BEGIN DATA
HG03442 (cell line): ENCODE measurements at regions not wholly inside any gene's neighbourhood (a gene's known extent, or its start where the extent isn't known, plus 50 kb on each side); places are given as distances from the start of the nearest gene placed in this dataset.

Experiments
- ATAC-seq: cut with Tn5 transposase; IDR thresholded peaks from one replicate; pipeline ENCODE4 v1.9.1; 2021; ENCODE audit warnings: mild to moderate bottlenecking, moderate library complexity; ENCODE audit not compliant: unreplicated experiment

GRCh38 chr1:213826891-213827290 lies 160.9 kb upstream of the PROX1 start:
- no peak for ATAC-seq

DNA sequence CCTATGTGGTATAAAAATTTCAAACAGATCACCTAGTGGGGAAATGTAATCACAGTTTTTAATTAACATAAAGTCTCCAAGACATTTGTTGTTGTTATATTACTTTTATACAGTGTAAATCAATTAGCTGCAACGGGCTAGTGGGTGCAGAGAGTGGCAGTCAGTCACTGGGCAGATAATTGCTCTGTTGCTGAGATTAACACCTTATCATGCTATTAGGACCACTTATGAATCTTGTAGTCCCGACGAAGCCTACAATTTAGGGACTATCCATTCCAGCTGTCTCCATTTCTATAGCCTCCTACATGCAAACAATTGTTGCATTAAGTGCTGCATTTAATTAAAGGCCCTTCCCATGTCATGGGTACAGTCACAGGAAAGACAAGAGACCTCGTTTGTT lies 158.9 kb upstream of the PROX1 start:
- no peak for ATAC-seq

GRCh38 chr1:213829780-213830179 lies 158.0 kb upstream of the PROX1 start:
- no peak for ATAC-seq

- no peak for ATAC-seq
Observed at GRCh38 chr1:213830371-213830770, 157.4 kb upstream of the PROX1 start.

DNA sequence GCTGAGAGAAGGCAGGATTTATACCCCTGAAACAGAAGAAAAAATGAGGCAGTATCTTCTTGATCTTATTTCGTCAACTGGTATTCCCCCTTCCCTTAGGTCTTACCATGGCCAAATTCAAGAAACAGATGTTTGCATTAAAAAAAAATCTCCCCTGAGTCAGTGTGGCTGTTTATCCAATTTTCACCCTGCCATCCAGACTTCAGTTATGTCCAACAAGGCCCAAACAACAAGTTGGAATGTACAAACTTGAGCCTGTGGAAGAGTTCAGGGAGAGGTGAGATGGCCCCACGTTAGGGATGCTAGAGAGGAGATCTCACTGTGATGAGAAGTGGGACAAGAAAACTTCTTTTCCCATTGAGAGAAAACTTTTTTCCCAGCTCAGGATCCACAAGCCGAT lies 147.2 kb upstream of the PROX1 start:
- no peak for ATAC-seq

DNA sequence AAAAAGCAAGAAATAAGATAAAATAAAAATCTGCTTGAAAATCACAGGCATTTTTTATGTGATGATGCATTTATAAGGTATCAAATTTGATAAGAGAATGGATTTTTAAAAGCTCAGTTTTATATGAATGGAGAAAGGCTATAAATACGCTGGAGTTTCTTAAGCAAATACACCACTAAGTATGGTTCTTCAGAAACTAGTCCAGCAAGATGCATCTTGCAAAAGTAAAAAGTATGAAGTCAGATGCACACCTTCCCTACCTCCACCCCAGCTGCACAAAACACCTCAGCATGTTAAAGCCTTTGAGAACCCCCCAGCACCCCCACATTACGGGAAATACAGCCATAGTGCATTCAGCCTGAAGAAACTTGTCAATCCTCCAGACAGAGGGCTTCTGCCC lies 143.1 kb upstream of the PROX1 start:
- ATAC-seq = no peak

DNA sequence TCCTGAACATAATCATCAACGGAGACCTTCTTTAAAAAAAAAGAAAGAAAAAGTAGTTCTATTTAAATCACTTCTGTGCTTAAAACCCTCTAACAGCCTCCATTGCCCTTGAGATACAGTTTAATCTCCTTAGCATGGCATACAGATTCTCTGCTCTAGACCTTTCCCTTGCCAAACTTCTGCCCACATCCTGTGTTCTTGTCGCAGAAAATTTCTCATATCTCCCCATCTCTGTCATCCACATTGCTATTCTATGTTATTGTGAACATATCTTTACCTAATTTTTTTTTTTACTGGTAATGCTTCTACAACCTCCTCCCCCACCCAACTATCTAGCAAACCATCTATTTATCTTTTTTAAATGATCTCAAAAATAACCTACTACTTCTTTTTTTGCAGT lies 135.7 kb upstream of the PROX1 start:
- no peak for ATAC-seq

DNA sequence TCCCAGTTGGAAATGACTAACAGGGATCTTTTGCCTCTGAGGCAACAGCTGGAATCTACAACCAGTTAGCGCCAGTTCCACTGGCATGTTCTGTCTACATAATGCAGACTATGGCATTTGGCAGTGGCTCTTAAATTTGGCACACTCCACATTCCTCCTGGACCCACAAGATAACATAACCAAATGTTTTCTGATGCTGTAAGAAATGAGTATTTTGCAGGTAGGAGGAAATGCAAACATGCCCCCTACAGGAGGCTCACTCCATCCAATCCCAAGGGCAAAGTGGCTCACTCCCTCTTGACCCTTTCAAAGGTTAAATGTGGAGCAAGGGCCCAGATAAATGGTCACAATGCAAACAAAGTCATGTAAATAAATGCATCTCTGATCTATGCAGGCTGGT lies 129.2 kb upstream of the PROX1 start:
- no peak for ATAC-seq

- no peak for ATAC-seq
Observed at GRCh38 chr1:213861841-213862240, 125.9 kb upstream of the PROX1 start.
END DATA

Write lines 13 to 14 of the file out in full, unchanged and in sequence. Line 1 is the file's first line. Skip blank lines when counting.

- no peak for ATAC-seq

DNA sequence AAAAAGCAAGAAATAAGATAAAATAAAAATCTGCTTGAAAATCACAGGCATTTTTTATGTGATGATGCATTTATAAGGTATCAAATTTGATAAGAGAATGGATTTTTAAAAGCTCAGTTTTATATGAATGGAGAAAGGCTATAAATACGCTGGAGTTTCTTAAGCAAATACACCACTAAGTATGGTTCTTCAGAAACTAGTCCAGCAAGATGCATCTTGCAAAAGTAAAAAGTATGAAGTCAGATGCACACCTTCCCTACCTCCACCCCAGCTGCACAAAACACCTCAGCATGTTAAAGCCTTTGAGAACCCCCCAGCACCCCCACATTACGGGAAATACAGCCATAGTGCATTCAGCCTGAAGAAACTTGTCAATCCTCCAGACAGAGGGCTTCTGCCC lies 143.1 kb upstream of the PROX1 start: